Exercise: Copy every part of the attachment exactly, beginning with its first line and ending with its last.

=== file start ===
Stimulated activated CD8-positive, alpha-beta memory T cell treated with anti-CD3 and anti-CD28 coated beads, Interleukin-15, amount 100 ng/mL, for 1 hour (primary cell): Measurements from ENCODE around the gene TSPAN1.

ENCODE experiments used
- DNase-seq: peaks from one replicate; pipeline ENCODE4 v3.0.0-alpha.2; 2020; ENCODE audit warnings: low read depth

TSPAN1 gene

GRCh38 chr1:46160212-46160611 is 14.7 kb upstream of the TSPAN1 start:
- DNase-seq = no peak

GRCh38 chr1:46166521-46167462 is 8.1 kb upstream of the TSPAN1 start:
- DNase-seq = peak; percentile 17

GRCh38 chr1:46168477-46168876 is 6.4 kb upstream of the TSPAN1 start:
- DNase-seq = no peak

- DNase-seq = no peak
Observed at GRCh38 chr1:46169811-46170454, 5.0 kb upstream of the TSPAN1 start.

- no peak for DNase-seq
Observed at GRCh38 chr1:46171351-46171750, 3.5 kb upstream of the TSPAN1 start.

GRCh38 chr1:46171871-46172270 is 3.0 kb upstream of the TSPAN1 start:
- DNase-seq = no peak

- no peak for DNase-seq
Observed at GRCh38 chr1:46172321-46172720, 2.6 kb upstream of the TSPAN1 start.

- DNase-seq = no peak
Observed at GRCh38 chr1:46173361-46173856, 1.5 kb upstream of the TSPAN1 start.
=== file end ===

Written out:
Stimulated activated CD8-positive, alpha-beta memory T cell treated with anti-CD3 and anti-CD28 coated beads, Interleukin-15, amount 100 ng/mL, for 1 hour (primary cell): Measurements from ENCODE around the gene TSPAN1.

ENCODE experiments used
- DNase-seq: peaks from one replicate; pipeline ENCODE4 v3.0.0-alpha.2; 2020; ENCODE audit warnings: low read depth

TSPAN1 gene

GRCh38 chr1:46160212-46160611 is 14.7 kb upstream of the TSPAN1 start:
- DNase-seq = no peak

GRCh38 chr1:46166521-46167462 is 8.1 kb upstream of the TSPAN1 start:
- DNase-seq = peak; percentile 17

GRCh38 chr1:46168477-46168876 is 6.4 kb upstream of the TSPAN1 start:
- DNase-seq = no peak

- DNase-seq = no peak
Observed at GRCh38 chr1:46169811-46170454, 5.0 kb upstream of the TSPAN1 start.

- no peak for DNase-seq
Observed at GRCh38 chr1:46171351-46171750, 3.5 kb upstream of the TSPAN1 start.

GRCh38 chr1:46171871-46172270 is 3.0 kb upstream of the TSPAN1 start:
- DNase-seq = no peak

- no peak for DNase-seq
Observed at GRCh38 chr1:46172321-46172720, 2.6 kb upstream of the TSPAN1 start.

- DNase-seq = no peak
Observed at GRCh38 chr1:46173361-46173856, 1.5 kb upstream of the TSPAN1 start.